Multiple tattoos could help the body fight off colds and other common infections, the new study suggests.
The study - published in the American Journal of Human Biology - found that this immune-boosting effect increases with multiple tattoos.
According to 2013 statistics from Pew Research Center, around 14% of Americans have at least one tattoo, and we spend around $1.65 billion a year on professional inkings.
While the majority of people do not experience any health complications after getting a tattoo, some individuals may experience an allergic reaction or skin infection.
But according to Dr. Christopher Lynn, associate professor of anthropology at the University of Alabama in Tuscaloosa, and colleagues, tattoos could also be beneficial to health, helping us to fight off colds and other common infections.
Multiple tattoos linked to a lower reduction in immunoglobulin A levels
To reach their findings, the team enrolled 29 individuals aged 18-47 who were receiving tattoos at one of three tattoo studies in Leeds and Tuscaloosa, AL, between May-December 2012.
The team collected saliva samples from participants both before and after their tattooing procedure, which they used to measure levels of immunoglobulin A - an antibody that acts as a first line of defense against common infections - and the "stress hormone" cortisol.
- Around 45 million adults in the US have at least one tattoo
- Adults aged 26-40 are most likely to have tattoos
- Around 17% of people say they feel some regret after getting a tattoo.
The researchers also collected information on how many tattoos each participant had, how many tattoo sessions they had encountered, the lifetime hours spent receiving a tattoo, how many years it had been since their first tattoo and the percentage of their body that was tattooed.
As expected, the team found that participants who were receiving a first tattoo showed a significant reduction in levels of immunoglobulin A - a response to a rise in cortisol that was triggered by the stress and pain of the tattooing procedure.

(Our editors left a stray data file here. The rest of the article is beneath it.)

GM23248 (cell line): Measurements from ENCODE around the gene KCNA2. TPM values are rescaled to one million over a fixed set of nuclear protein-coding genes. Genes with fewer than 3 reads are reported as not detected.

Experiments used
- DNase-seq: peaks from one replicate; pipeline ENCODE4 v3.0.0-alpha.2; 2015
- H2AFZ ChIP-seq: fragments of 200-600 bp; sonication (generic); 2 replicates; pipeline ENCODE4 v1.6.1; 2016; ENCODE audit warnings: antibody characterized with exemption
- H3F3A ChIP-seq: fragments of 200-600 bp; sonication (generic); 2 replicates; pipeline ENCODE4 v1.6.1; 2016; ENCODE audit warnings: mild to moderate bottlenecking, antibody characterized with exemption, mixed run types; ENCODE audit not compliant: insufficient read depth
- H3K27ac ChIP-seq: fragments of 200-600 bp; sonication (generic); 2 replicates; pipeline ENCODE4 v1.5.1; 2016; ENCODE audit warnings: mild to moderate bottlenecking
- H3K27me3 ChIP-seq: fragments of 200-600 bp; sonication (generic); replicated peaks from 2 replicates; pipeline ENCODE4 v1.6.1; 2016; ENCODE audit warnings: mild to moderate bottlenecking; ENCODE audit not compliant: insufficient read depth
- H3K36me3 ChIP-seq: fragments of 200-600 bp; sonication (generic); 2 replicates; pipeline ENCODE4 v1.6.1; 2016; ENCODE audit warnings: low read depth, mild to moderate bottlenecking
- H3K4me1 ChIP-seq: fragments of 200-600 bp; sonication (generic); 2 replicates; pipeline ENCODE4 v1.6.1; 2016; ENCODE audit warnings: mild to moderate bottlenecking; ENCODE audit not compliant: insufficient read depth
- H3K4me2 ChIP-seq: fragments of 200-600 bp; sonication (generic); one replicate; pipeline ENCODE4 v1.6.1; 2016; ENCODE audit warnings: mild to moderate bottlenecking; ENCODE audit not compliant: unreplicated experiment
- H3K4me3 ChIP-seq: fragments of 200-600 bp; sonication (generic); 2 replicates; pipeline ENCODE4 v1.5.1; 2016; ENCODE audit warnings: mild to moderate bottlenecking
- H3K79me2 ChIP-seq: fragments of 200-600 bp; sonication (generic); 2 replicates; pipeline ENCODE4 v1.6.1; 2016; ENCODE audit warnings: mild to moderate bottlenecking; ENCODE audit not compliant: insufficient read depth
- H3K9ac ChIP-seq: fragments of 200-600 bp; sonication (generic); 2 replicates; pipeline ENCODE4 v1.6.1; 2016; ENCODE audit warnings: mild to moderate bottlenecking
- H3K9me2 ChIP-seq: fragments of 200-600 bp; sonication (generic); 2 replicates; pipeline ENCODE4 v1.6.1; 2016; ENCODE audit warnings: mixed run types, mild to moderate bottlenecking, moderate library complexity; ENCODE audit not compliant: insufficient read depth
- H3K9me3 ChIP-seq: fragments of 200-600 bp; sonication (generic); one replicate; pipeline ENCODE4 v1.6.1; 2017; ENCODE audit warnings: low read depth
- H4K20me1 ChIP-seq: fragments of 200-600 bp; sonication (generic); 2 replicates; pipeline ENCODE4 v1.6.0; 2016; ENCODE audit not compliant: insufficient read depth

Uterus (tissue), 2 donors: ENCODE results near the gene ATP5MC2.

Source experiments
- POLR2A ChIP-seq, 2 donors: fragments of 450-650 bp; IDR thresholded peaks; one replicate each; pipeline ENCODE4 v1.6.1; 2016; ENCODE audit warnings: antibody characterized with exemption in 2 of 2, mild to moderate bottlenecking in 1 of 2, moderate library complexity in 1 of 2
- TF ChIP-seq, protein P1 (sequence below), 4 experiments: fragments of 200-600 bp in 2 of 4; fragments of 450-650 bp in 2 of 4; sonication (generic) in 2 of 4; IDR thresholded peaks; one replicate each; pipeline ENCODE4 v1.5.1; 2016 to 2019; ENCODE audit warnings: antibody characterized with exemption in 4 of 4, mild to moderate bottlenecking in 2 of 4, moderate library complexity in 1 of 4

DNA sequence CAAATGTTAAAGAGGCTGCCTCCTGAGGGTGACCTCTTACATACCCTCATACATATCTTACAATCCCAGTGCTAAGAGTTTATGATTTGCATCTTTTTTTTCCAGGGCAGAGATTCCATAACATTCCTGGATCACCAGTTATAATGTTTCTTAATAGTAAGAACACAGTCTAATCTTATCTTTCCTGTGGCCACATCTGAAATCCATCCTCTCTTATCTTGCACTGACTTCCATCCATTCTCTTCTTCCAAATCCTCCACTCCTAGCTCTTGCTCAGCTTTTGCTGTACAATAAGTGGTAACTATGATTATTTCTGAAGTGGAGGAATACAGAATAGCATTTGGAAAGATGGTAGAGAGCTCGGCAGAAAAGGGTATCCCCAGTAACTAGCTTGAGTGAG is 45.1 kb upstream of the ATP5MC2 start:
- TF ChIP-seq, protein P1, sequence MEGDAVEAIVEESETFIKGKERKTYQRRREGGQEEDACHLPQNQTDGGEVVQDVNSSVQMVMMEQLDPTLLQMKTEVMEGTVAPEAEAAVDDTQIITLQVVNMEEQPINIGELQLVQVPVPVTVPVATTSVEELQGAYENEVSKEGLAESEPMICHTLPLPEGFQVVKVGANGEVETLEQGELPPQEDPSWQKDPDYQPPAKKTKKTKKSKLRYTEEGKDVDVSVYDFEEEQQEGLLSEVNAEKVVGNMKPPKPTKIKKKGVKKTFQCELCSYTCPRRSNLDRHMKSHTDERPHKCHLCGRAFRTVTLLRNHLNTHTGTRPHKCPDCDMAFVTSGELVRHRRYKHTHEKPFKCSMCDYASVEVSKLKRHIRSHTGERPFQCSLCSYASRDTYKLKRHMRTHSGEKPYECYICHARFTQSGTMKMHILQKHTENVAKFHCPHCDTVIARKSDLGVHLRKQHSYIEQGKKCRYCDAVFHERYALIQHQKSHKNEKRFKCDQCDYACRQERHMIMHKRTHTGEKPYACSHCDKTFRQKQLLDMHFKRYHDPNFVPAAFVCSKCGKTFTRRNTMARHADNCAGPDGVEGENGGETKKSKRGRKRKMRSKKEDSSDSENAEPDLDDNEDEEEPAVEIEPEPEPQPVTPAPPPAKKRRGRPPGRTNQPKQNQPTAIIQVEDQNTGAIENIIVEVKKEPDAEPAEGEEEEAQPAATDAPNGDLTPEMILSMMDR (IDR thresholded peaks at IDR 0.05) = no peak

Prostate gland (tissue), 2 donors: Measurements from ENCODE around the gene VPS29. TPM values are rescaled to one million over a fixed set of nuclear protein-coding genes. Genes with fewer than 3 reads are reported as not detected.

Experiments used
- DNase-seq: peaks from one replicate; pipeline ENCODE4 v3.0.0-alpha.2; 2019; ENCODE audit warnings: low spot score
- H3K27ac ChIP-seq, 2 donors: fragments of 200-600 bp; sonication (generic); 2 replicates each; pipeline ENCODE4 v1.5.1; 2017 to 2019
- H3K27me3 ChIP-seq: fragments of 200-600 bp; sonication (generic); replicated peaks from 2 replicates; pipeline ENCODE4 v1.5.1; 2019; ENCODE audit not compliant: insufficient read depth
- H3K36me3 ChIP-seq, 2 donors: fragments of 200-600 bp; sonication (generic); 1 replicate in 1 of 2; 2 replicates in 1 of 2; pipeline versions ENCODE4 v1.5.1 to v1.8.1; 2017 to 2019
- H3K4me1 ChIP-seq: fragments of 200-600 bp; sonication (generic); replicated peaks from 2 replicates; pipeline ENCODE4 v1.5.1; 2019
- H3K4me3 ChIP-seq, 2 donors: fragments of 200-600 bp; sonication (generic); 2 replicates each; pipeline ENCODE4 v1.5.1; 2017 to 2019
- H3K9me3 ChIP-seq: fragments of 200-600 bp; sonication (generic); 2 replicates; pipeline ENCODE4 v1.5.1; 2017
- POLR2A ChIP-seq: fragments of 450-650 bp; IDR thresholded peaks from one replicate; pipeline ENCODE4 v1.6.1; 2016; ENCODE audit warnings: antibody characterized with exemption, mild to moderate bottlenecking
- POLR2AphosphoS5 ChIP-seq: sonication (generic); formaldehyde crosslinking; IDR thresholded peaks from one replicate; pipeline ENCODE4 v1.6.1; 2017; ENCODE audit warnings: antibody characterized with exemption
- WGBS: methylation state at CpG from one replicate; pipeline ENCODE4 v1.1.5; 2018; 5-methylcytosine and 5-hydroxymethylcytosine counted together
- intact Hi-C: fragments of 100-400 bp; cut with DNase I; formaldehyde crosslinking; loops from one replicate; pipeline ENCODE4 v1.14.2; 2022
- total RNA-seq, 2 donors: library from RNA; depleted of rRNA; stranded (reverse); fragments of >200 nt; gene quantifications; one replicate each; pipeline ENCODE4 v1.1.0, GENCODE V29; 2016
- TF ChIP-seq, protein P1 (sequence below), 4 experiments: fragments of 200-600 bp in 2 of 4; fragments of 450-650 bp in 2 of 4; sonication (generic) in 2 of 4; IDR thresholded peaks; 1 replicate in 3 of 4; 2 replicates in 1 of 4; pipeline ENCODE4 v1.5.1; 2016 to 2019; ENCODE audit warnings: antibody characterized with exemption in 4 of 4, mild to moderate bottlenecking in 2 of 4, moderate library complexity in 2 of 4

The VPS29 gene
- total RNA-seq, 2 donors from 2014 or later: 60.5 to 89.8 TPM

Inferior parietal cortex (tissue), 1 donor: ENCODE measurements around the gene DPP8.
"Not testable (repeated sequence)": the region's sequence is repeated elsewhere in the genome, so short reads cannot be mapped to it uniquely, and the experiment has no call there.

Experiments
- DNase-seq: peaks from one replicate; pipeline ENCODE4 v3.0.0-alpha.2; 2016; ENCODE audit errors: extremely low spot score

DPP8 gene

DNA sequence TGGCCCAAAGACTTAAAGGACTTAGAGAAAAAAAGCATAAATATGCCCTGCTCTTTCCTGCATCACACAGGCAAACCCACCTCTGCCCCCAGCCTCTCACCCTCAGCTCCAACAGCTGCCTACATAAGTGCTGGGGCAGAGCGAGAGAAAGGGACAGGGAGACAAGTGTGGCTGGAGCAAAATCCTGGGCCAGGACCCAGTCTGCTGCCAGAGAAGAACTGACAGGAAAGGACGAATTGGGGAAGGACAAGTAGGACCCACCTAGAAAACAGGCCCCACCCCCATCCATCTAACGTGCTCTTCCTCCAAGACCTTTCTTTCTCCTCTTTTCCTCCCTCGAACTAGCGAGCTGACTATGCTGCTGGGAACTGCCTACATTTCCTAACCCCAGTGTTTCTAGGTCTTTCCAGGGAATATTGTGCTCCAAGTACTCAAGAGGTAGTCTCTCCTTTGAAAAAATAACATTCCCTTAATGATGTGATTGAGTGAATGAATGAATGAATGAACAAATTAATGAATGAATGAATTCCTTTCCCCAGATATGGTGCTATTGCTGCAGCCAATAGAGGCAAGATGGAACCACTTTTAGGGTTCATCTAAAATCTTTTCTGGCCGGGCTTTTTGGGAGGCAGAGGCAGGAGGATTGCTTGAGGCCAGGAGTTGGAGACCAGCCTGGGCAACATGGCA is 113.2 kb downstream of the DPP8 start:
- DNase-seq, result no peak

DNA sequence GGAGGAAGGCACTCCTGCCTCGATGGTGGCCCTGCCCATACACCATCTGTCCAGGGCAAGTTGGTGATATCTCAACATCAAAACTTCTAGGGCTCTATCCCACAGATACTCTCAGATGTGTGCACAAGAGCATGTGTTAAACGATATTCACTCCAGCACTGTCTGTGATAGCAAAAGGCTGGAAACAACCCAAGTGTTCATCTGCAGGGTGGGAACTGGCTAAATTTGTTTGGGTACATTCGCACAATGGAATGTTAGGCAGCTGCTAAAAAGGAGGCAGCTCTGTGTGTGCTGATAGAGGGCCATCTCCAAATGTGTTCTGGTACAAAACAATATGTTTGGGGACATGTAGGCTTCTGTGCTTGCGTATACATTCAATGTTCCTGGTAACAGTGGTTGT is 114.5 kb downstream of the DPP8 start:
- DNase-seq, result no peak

The team explains that, initially, getting a tattoo could make a person more susceptible to common infections.
"They don't just hurt while you get the tattoo, but they can exhaust you," says Dr. Lynn. "It's easier to get sick. You can catch a cold because your defenses are lowered from the stress of getting a tattoo."
However, the team found that people who had more tattoos showed less of a reduction in immunoglobulin A levels, which Dr. Lynn believes is down to increased immune system resilience that builds up with greater exposure to the stress of tattooing.
"After the stress response, your body returns to an equilibrium," says Dr. Lynn. "However, if you continue to stress your body over and over again, instead of returning to the same set point, it adjusts its internal set points and moves higher."
He explains that how the body responds to tattoos is similar to its response to exercise in unfit individuals; an initial workout may cause the muscles to hurt, but the pain reduces with more workouts, as the body becomes better at dealing with the stress of physical activity.
While the authors admit their study sample is small, they say the data offer important insight into the body's physiological response to tattooing.
Last year, a study reported by Medical News Today found that, for some people, infection, itching and swelling from tattoos can last for years.